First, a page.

And, of course, having some basic psychology classes helped me to understand a little bit about some of the disorders, conditions, and symptoms that I see every day on my docket.  I gained a foundational understanding of not only various mental illnesses, but of the way that health care providers diagnose, assess, and treat mental illness.  Obviously I wasn't really learning any sort of clinical stuff, but my psychology classes at least gave me a framework that I would later use as I learned more about mental health in my current job.  As I've said before- I don't pretend in any way to be a clinician, but at the same time, my current position requires me to be able to carry on a coherent, intelligent discussion when they're talking about defendants who are living with mental illness and behavioral health issues.
Just by way of example, I get a case and evaluate it using some knowledge that I gained from my psychology classes (hopefully having some understanding of what schizophrenia is colors my decision if a person's behavior is reflecting some of his symptomology).  Criminology comes in helpful as just a bit of background when evaluating cases (e.g., an assault is not made less serious by way of the fact that it occurred between family members- even if they later wish the case would go away.  If I give a defendant a better deal just because his lawyer says he's a good kid who's in college, I'm sort of contributing to a trend in which higher income people get a different result from the justice system than lower income defendants).  I use my law degree to see if I can prove a case and to analyze legal arguments.  I use my philosophy and rhetoric degrees to argue with/persuade/cajole defense attorneys and judges.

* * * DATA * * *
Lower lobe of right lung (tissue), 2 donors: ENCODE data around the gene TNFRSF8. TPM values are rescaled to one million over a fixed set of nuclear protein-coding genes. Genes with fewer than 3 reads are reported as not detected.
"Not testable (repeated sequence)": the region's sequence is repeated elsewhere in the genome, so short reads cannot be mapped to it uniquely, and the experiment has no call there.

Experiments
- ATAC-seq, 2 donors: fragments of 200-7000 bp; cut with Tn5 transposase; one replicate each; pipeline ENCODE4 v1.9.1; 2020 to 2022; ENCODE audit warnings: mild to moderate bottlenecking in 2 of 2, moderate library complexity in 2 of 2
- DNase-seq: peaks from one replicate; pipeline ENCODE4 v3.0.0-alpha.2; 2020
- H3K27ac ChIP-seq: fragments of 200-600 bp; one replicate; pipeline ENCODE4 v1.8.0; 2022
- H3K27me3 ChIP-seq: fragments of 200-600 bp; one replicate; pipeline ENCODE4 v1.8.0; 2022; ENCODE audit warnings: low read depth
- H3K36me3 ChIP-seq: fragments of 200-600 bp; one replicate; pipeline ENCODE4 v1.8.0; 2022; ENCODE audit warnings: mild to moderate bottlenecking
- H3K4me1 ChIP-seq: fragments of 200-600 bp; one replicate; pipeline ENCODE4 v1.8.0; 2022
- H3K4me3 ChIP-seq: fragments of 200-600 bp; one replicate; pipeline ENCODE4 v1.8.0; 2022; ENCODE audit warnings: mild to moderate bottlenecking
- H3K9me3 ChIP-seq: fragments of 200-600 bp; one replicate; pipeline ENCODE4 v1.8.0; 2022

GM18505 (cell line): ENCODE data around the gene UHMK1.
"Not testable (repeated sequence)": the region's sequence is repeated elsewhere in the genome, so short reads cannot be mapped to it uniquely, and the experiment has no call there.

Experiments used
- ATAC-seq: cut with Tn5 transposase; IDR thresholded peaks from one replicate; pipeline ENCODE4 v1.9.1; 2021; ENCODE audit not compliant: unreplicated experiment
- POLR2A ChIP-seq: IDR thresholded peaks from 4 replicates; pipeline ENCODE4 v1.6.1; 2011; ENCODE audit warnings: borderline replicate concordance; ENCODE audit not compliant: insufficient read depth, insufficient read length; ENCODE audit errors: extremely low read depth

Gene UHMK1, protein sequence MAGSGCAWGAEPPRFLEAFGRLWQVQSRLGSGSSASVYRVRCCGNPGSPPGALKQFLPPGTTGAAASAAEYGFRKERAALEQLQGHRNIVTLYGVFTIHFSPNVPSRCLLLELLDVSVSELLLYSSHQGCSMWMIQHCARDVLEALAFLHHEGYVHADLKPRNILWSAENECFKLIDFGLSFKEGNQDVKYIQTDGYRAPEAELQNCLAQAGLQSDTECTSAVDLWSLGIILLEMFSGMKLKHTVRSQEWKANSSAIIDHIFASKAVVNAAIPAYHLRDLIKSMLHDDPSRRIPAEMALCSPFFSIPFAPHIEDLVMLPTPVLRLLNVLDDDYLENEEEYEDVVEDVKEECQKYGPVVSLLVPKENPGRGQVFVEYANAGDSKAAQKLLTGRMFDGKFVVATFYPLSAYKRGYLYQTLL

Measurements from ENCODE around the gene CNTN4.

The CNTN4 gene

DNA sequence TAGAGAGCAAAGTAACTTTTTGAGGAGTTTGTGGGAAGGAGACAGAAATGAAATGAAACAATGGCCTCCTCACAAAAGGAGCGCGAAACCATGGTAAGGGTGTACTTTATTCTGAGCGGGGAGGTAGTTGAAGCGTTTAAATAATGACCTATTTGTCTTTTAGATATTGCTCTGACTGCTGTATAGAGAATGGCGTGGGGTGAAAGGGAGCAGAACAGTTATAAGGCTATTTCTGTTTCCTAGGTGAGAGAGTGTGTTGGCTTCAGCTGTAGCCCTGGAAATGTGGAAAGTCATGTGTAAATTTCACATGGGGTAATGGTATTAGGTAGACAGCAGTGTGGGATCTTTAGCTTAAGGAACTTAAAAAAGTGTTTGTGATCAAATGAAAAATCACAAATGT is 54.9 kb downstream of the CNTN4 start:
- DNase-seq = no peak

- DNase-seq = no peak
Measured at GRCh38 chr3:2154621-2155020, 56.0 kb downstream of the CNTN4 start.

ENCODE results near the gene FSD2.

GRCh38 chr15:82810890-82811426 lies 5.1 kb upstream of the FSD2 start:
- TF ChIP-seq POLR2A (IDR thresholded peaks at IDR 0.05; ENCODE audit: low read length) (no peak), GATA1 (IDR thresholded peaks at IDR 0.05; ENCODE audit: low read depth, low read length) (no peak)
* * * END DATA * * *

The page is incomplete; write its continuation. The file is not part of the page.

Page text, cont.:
So these are the most direct effects of my liberal arts philosophy degree, which most people might assume has no "practical" value.  I think they were useful.  I had no idea that these classes would have some degree of helpfulness in any future career when I took them.  They were just part of the person that I became. Maybe I migrated toward a field which involved some of the same subjects that interested me in college.  Maybe the interests that I developed in college as a result of these classes helped lead me to my current job.